Sands of the Sahara (Analogy)
Sands of the Sahara
Kalahari. These are the names of just a few of the driest places on the planet. In addition to being geographic proper nouns
these words are often used to describe things that are very dry. For many
these words are also used as descriptors of their eyes.
Not to be taken lightly
Dry eye syndrome is a problem. A big problem. Estimates indicate that one out of five North Americans may be suffering from dry eyes. Symptoms range from mere annoyance to sheer misery. And dry eye problems are not limited to the elderly. Although dry eye syndrome seems to be more common as one becomes older
dry eyes can affect people at any age.
gritty. These all too familiar complaints are heard numerous times each day by eye doctors
as patients attempt to describe their dry-eye-related distress.
The problem is easy to describe but complex as to its mechanism and cause. Simply put
no matter what the underlying cause
the bottom line is the same: the dry eye sufferer is no longer producing enough tears to keep the surface of the eye adequately lubricated.
If we look at the whole spectrum of dry eye syndrome
we d find on one end those individuals whose eyes are only moderately dry. A tear deficiency to these people is no more than a minor annoyance which can be fairly easily alleviated by the frequent use of over-the-counter lubricating eye drops.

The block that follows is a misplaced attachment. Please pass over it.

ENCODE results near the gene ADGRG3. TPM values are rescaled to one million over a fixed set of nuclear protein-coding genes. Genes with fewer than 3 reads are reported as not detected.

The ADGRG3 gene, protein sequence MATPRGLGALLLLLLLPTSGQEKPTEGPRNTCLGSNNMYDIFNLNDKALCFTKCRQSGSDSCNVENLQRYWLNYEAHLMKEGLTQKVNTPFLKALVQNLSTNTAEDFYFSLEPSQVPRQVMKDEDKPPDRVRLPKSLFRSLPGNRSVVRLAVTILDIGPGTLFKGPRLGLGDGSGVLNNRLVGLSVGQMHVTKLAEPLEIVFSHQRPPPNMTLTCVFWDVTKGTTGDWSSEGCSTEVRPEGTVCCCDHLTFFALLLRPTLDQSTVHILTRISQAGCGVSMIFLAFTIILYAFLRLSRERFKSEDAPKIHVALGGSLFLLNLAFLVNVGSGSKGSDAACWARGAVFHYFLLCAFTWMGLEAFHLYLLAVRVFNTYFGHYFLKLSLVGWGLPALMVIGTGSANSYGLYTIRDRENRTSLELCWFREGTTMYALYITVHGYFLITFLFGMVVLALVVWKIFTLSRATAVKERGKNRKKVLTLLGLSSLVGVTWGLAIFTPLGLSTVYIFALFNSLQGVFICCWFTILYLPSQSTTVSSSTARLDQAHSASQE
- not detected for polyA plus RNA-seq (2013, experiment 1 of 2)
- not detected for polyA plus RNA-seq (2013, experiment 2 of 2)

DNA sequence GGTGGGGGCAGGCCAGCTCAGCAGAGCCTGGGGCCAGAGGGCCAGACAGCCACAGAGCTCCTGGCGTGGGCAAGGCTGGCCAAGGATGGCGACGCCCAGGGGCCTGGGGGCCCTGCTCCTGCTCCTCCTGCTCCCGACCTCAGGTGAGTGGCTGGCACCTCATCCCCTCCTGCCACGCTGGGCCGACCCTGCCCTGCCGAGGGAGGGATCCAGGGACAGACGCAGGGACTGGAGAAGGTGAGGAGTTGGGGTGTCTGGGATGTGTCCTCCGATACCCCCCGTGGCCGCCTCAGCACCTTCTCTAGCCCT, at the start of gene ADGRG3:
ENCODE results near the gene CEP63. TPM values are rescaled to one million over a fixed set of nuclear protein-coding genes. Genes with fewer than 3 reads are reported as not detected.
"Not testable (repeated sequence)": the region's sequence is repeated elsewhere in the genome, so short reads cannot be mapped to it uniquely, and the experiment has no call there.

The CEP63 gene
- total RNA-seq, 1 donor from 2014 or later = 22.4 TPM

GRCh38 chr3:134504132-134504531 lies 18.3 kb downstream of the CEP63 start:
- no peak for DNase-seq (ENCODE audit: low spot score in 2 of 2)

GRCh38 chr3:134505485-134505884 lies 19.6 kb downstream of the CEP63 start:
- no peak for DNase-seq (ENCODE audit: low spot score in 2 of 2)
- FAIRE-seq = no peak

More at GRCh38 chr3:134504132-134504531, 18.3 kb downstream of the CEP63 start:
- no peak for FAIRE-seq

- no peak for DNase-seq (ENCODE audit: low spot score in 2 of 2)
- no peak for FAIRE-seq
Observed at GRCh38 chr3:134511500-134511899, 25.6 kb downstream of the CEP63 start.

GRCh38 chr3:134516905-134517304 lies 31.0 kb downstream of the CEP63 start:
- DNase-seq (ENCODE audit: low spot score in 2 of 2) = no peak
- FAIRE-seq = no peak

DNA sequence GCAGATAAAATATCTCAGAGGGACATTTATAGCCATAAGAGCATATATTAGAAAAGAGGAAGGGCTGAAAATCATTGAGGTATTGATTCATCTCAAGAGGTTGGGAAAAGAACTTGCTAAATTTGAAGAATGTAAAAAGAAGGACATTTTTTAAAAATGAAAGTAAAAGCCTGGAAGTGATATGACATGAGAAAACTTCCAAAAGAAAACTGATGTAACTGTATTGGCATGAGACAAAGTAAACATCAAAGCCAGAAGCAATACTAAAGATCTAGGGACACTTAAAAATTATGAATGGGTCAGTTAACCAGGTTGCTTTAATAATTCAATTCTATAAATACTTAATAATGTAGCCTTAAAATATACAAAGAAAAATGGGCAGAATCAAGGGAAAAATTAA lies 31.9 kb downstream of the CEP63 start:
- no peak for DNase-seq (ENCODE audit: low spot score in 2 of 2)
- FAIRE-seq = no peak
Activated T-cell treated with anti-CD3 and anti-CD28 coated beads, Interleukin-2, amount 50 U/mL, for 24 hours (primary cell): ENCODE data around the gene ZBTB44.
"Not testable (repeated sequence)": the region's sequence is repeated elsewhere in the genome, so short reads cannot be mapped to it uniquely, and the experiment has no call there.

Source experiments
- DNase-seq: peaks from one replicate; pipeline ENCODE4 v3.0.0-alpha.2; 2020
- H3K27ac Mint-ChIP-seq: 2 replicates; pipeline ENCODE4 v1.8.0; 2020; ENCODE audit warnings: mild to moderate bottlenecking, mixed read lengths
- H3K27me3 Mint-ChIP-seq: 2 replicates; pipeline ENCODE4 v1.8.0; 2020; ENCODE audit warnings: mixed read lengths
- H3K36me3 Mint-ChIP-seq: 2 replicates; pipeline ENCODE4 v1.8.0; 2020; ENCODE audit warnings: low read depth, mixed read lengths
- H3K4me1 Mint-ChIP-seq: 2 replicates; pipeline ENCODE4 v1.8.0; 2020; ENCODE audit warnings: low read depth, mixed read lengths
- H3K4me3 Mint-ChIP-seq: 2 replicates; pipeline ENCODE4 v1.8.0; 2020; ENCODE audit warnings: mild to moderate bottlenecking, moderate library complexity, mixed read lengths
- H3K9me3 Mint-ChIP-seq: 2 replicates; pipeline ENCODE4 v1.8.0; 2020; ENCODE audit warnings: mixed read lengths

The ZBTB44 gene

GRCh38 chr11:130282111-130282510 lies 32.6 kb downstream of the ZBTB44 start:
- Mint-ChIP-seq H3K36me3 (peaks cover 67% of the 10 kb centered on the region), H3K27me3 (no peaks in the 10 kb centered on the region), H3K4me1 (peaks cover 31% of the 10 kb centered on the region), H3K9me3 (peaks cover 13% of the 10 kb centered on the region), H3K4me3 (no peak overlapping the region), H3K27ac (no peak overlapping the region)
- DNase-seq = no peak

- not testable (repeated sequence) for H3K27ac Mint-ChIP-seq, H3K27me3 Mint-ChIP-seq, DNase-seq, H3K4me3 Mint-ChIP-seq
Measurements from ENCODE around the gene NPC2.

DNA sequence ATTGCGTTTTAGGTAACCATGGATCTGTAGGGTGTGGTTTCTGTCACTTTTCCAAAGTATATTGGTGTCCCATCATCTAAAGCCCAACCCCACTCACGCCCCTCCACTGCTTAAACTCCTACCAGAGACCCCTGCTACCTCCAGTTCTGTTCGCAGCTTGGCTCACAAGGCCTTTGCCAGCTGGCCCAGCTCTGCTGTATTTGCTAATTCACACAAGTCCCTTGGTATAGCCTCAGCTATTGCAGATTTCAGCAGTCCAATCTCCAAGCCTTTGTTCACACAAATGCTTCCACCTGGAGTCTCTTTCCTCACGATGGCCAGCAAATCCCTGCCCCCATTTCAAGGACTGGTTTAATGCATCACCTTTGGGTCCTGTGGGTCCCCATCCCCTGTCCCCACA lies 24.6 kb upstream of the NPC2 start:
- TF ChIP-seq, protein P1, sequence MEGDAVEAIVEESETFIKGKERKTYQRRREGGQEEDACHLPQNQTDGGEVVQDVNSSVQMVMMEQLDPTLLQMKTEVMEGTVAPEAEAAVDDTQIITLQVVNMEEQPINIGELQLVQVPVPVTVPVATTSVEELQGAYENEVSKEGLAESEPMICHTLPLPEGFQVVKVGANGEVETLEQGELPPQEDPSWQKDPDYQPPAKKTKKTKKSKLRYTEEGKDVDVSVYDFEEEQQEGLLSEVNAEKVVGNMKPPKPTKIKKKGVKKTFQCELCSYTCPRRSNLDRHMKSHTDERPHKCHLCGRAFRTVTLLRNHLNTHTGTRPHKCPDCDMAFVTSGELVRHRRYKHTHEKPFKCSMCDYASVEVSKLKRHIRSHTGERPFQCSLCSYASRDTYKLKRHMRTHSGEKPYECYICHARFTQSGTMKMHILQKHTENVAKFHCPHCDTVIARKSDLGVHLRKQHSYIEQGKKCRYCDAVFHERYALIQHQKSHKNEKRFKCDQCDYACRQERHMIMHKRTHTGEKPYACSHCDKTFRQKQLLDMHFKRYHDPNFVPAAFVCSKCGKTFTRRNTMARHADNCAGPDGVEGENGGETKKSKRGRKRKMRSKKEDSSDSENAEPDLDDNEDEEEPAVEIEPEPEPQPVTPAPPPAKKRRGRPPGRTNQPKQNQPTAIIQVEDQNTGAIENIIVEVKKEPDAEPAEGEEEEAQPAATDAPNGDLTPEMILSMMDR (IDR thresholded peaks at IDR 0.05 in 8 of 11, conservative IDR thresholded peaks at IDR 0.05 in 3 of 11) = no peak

On the other end of the spectrum
are those whose severe
chronic dryness has resulted in a significant breakdown of the surface of their eyes. These people are reminded of their pain and discomfort nearly every moment of the day
and typically find only temporary relief through the constant use of lubricating eye drops and/or ointments. If left untreated
severe dry eye can lead to tissue damage and possibly scarring of the cornea of the eye
which in turn can lead to irreversible
vision threatening conditions.
Is it dry eye or something else?
The symptoms of dry eye syndrome (DES) are often confused with allergies and colds. People with dry eyes often blame their symptoms on ill-fitting contact lenses or sinus problems. DES is actually a collection of symptoms that stems from an imbalance in the quantity or the quality of the tears. These symptoms include dry
gritty and even watery eyes. Often
dry eye sufferers report that their eyes feel strained
or have the feeling that there is constantly something in their eyes. It s also common to hear patients say they feel as if their eyes were on fire or as dry as Death Valley.
Eyes water: dry eyes?
If my eyes are dry
then why are they always watering? This all-too-common question is answered by reminding patients of the dry eye-watering cycle. When eyes are irritated from being dry
their reflex is to produce water. In other words
the watering they experience is in response to the dryness-induced irritation. These reflex tears are typically evaporated very rapidly
which leads to a perpetuation of the cycle.
Ever wonder why your eyelids don t squeak when you blink? All kidding aside
it s the tears that keep our eyes lubricated and moist. Without this continued bathing and lubrication by the tears the surface of our eyes would quickly dry out and painfully deteriorate.
A Quick Course in “Tear-ology”
As you might expect
instead of being just a single layer of water
a healthy tear film is a model of chemical perfection